Six-Month Update of Illinois Bail Reform, the Pretrial Fairness Act


By Jonathan Nunez

CHICAGO, IL – This Monday, March 18, will mark the six-month period of a newly implemented legislation in Illinois, the Pretrial Fairness Act, according to the Illinois Network for Pretrial Justice.

The group said the Pretrial Fairness Act was first introduced in January 2021, and “restores the presumption of innocence and makes Illinois safer by ending money bonds and the unconstitutional practice of caging people pretrial simply because they cannot afford to buy their freedom.”

The Illinois Network for Pretrial Justice reports the overall jail population has decreased because “[p]eople are no longer held in jail simply because they cannot afford to bail themselves out. The law is ensuring that more people maintain employment, housing, and positive family and social connections while awaiting trial in the community.”

The Illinois Network for Pretrial Justice notes the reduction in jails has had a plethora of benefits.

INPJ stated those benefits include,  “The reduction means that jails are not overcrowded, incarcerated people and staff aren’t as stressed, and county governments are saving money.”

The reform group added, “These reductions have important implications for fairness in the justice system. People jailed pretrial are more likely to be convicted and serve longer sentences than those who are not incarcerated as they await trial, ensuring the justice system is more equitable.”

INPJ said,  “Research from other jurisdictions indicate that we can take steps towards ending mass incarceration without a dramatic increase in crime,” noting “detention hearings were brief—four minutes on average—and judges primarily chose dollar amounts with little attention to other conditions of release or outright detention.”

Now, claims Illinois Network for Pretrial Justice, with the implementation of the Pretrial Fairness Act, detention hearings are reported to average at 22 minutes.

“Courts now make individualized inquiries into an accused person’s risk to a specific person or their community and/or their risk of flight while awaiting trial. Accused people are represented by an attorney who can present evidence about their client’s circumstances for the judge’s consideration,” adds Illinois Network for Pretrial Justice.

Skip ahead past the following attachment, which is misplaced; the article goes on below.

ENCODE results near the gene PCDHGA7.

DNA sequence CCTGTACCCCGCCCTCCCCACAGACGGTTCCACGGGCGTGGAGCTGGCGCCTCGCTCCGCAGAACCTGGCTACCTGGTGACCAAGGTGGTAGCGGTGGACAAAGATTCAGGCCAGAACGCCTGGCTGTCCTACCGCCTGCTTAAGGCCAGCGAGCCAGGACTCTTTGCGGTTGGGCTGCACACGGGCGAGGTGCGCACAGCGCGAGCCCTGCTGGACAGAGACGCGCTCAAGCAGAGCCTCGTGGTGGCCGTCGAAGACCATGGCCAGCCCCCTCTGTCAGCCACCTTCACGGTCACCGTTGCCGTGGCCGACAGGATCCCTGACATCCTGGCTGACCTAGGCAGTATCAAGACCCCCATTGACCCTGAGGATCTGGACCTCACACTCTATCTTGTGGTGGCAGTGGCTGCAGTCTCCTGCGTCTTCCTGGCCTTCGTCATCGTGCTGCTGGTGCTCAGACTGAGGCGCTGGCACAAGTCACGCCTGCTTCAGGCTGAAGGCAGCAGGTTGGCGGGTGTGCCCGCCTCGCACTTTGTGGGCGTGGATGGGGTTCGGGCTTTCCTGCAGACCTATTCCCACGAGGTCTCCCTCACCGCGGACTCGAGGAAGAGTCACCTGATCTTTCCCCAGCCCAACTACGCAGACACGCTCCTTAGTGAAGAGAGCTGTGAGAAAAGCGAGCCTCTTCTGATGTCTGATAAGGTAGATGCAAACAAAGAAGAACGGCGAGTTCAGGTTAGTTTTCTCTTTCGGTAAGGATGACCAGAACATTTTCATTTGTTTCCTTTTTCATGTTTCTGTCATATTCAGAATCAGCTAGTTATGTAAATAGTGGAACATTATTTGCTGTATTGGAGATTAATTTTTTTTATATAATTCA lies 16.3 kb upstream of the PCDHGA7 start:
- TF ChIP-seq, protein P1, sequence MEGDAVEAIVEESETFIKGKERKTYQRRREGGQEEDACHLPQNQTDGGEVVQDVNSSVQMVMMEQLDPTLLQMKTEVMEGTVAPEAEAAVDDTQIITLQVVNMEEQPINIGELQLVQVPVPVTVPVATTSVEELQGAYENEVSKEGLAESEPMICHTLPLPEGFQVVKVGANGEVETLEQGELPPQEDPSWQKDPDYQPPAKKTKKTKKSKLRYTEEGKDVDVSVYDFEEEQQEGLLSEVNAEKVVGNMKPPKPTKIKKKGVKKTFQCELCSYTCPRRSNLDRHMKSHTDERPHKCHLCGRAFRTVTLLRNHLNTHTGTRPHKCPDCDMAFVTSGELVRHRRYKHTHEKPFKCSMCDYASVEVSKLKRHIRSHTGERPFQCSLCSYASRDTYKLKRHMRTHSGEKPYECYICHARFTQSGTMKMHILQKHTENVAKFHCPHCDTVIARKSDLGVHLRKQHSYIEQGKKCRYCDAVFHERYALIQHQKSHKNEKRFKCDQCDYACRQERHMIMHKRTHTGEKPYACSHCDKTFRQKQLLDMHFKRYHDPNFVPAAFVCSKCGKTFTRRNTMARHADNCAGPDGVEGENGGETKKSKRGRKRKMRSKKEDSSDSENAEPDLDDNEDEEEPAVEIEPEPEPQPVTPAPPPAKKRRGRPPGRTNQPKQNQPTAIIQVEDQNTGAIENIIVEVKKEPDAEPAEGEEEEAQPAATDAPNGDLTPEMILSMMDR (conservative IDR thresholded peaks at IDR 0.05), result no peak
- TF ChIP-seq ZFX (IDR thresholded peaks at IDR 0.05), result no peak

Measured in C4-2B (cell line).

“Wealth-based pretrial detention has taken resources from communities for decades, disproportionately impacting communities of color and families living in poverty,” said Illinois Network for Pretrial Justice.

The Civic Federation for the Illinois Supreme Court Task Force reports, “From 2016 to 2020, Illinoisans paid anywhere from $121 million to over $154 million dollars a year in money bonds.”

However, because of the newly-appointed bill, Illinois Network for Pretrial Justice said there’s an economic change for the better, and, “Money will now remain with family members across the state to contribute to the overall well-being and economic security of entire communities.”

“There is no evidence that pretrial reform is connected to increased crime, and it is dangerous to jump to conclusions that blame newly implemented laws for changes in crime rates. It is inappropriate to draw conclusions about the Pretrial Fairness Act without also considering other factors that impact crime, particularly from a single jurisdiction and/or a short period of time,” added Illinois Network for Pretrial Justice.

“Many opponents of the Pretrial Fairness Act suggest that judges release people simply because they are required to under the new law and that, before, judges would have held them on unaffordable bail,” said Illinois Network for Pretrial Justice, calling the belief “misleading.”

In fact, “Before enactment of pretrial reform, most people paid their bonds within a week—even when charged with offenses now eligible for detention. Judges could set high or low bail, and many set low bail that people could pay.”

About The Author

Jonathan is a fourth year UC Davis student pursuing a major in English and a minor in Professional Writing and African American Studies. By working alongside the Vanguard Court Watch, Jonathan not only hopes to deepen his passion for criminal justice, but he also wishes to deepen the connection he has with his community through his writing. In his free time, Jonathan enjoys hanging out with his friends and making short stories about the world around him.

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